Gaston Naessens’ somatid theory of the origins of cancer, the result of over 40 years of research in bacteriology and biology (the last 20 funded personally by the late David Stewart of the MacDonald-Stewart Foundation), has its roots in the concept of pleomorphism, first advanced by Antoine Bechamp in France in the 1870’s. Pleomorphism is the assumption of multiple forms, or stages, by a single organism during its life cycle. Bechamp postulated such a pleomorphic (literally, shape-changing) micro-organism, which he named “microzymia” as a common progenitor of all bacteria.
Pleomorphism was then in direct contradiction to the reigning (monomorphic) germ theory of disease being promulgated by Louis Pasteur. It continues to be vehemently opposed, anathema to established bacteriological doctrine, because it blurs the distinction between bacterium and virus, raising fundamental questions about the basis of life and the (genetic versus environmental) transmission of characteristics. Modern medicine espouses the viral etiology and “somatic mutation” theory of cancer (cellular function becomes disorganized by an errant gene) and makes a pivotal distinction between bacteria and viruses, as follows: 1) Virus are much smaller and can be filtered; 2) Viruses produce DNA or RNA, not both; and 3) Only bacteria, not viruses, may be cultured outside the host organism.
Research has demonstrated that the virus-like particles present in tumours and the blood of cancer patients are actually filtrable (pleomorphic) bacteria in their diseased phase. The cancer-causing Rous “virus” first isolated in 1911 is now known to be a classical bacterium. It produces both DNA and RNA and, like other pathogenic micro-organisms, has been cultured on slides outside the host. Despite the repeated demonstration many times since Bechamp of pleomorphism and the endogenous (internal) source of disease-causing bacteria, modern medicine remains as resistant as ever to testing the clinical applications of this body of knowledge.
Naessens’s remarkable Somatoscope has made possible time-lapse photographic studies and revolutionary new blood examination techniques. Based on this live-specimen microscopic research, Naessens has formulated the following theory of disease-producing bacteria: Naessens’s somatid is an elementary, sub-cellular and pleomorphic particle (analogous to Bechamp’s “microzymia” or Wilhelm Reich’s “bion”) present in all biological liquids and especially in blood, with a potentially variable life cycle comprising 16 separate stages in all. The first three stages (somatid-spore-double spore) are seen in the blood of all individuals. Whether or not these bacteria will then devolve further into their pathogenic forms is determined by the integrity of the internal environment. The pathogenic stages of Naessens’s somatid cycle culminate in the formation of “thalli”, microscopic sacs that eventually burst, releasing somatids and initiating the entire cycle all over again. In other words, we’re all born with a latent, dormant form of cancer. Actual disease is produced when the compromised health of the individual presents an opportunity.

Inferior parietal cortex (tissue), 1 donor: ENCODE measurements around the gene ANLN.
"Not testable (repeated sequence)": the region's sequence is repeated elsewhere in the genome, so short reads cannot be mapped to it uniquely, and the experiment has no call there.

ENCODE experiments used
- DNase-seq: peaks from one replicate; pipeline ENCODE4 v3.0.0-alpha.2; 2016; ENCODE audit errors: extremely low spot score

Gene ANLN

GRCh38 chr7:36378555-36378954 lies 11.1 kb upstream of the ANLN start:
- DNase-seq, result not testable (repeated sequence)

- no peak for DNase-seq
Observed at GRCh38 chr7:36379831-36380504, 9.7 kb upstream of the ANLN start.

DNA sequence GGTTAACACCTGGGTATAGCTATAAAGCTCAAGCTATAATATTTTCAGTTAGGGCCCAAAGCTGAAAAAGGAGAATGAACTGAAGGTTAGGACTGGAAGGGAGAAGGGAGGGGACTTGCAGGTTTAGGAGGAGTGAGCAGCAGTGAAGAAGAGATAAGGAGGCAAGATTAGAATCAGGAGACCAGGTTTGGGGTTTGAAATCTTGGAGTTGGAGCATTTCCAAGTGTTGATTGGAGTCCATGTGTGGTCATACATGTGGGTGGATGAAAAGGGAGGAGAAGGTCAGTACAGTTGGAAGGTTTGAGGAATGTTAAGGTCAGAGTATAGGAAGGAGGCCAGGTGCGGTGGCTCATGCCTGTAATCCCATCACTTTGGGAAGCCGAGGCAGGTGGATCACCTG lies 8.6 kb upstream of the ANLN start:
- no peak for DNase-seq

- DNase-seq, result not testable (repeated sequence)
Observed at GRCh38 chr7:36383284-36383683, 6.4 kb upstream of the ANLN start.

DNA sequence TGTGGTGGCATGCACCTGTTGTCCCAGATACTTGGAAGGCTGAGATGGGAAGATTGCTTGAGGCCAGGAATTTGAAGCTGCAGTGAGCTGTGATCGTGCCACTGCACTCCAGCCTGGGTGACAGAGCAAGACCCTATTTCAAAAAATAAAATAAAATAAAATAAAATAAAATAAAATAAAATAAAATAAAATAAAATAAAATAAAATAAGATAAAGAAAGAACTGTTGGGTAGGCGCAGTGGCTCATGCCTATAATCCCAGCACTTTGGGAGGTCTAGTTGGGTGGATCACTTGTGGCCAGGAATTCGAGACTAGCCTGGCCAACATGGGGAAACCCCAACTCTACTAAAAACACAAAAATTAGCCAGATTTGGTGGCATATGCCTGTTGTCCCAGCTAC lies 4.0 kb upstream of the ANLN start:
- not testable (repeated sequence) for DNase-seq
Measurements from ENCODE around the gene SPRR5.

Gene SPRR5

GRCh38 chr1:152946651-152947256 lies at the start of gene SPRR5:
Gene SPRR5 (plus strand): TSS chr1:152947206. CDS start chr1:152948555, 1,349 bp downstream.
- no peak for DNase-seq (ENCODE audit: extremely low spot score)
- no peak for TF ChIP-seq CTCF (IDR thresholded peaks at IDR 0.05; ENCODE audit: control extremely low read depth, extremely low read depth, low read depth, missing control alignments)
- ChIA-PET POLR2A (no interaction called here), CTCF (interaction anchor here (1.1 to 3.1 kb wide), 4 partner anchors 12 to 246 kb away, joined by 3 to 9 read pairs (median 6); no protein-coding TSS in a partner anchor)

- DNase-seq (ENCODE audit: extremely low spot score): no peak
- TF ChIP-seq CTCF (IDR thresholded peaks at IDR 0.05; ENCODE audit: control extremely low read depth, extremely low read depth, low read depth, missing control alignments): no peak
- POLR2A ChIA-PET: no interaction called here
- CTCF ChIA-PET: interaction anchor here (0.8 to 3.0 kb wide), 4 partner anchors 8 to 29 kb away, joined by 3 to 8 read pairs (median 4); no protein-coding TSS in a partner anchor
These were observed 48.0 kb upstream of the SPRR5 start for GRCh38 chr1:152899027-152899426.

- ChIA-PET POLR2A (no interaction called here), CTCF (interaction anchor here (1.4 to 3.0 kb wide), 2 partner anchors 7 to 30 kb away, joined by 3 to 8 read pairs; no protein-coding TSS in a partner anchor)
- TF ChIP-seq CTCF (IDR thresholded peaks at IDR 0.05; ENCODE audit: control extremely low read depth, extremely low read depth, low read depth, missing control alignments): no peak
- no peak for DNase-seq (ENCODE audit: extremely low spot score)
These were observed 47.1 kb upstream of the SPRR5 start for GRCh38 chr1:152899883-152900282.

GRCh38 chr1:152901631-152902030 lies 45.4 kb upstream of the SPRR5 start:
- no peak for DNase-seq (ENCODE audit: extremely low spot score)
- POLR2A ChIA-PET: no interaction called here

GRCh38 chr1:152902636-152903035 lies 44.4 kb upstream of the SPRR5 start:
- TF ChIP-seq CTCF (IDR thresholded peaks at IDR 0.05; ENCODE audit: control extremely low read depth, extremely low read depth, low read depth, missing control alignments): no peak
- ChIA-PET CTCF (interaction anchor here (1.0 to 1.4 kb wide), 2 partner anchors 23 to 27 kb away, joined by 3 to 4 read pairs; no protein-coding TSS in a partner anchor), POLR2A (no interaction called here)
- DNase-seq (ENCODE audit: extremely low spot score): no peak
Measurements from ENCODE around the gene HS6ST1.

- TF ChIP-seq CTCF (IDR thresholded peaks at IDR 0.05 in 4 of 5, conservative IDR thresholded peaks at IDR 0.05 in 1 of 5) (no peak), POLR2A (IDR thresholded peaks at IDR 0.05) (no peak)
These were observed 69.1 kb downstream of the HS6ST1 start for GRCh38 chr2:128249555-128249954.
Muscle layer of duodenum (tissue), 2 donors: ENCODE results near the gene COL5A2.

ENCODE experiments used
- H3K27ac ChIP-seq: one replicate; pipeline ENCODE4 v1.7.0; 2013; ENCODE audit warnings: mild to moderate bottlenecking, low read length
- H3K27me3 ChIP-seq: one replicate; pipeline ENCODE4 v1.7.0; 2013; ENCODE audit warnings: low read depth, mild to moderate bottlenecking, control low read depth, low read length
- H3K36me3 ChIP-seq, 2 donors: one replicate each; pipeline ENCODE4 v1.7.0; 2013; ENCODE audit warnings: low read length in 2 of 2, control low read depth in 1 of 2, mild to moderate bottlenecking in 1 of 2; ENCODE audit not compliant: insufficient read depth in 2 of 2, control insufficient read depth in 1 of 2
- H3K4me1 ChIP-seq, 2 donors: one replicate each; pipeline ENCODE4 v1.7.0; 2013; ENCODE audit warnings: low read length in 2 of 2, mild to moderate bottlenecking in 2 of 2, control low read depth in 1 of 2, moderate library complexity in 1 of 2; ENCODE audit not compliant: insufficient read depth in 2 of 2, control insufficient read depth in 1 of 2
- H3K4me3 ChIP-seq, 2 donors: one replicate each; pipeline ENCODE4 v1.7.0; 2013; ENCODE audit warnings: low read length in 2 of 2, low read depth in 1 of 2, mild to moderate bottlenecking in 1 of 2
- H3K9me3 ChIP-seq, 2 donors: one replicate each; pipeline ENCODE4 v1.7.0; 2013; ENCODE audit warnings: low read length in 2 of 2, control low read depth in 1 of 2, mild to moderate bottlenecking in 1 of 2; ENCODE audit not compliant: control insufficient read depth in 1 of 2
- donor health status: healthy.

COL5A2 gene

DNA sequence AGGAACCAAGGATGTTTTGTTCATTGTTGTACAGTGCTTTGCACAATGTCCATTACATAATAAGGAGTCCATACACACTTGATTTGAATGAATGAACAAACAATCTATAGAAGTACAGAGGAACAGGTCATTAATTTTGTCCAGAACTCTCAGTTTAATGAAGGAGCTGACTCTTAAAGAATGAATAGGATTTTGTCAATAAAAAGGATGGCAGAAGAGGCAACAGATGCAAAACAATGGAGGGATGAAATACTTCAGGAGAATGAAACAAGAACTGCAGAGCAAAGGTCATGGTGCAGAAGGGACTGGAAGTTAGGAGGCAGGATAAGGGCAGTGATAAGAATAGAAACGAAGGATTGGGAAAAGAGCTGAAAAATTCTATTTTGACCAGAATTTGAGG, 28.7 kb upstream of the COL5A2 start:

The somatid in its double-spore form produces “trefons”, hormone-like substances which initiate cell division. In a healthy person the cycle, or rate of division, is regulated by blood inhibitors. Disturbance of the cycle due to physical or psychic stress results in a diminished level of blood inhibitors which in turn permits the proliferation of the diverse (and disease-causing) forms of the original somatid. Such diverse bacterial forms were first identified in the 1930’s by German scientist von Brehmer as “Syphonospora Polymorpha” and have since been observed and variously referred to as Pleomorphic Organisms, “L” forms and Cell Wall Deficient Organisms (CWDO’s). Anablast, Naessens’s first anti-cancer serum developed in France in the 1960’s, is derived from pleomorphic organisms, as are several other clinically successful anti-cancer serums and vaccines, including those of Drs. Glover, Crofton, Ivy and Livingston-Wheeler.
The Somatoscope resolves the role of pleomorphism in disease, enabling its inventor to observe, identify and classify bacterial forms as they evolve and devolve. It has some parallels to the 1930’s microscope developed in California by the little-recognized and much-persecuted genius, Raymond Rife. Rife used a series of prisms to direct a monochromatic light beam onto the live specimen and then fine-tuned the light frequency until it “matched” the micro-organism’s, prompting a kind of resonance in the organism and causing it to “light up.” This unique method of staining with light was a profound breakthrough, far superior to the conventional chemical dyes used with electron microscopy. The principles of illumination which Rife pioneered are only recently being rediscovered and affirmed by biophysical research. Rife, like Naessens and others, argued for the pre-eminent role of the patient’s internal ecology in determining the outcome of the endogenous potential for cancer and other degenerative diseases.
The mainstream study of pleomorphism would necessitate profound changes in the entire field of bacteriology and in the clinical treatment of cancer, AIDS and other degenerative diseases. Since it would also expose and threaten a vast, interdependent web of vested interests in the medico-industrial complex, it continues to be unscrupulously suppressed. Pleomorphism has been proven and demonstrated in the laboratory; the cancer micro-organism has been isolated and cultured outside the organism and then reintroduced; revolutionary ocular devices, such as Naessens’s and Rife’s, document and forge the new advances. What remains to consolidate is the political will, so that freedom of choice and unrestricted access to medical alternatives exist.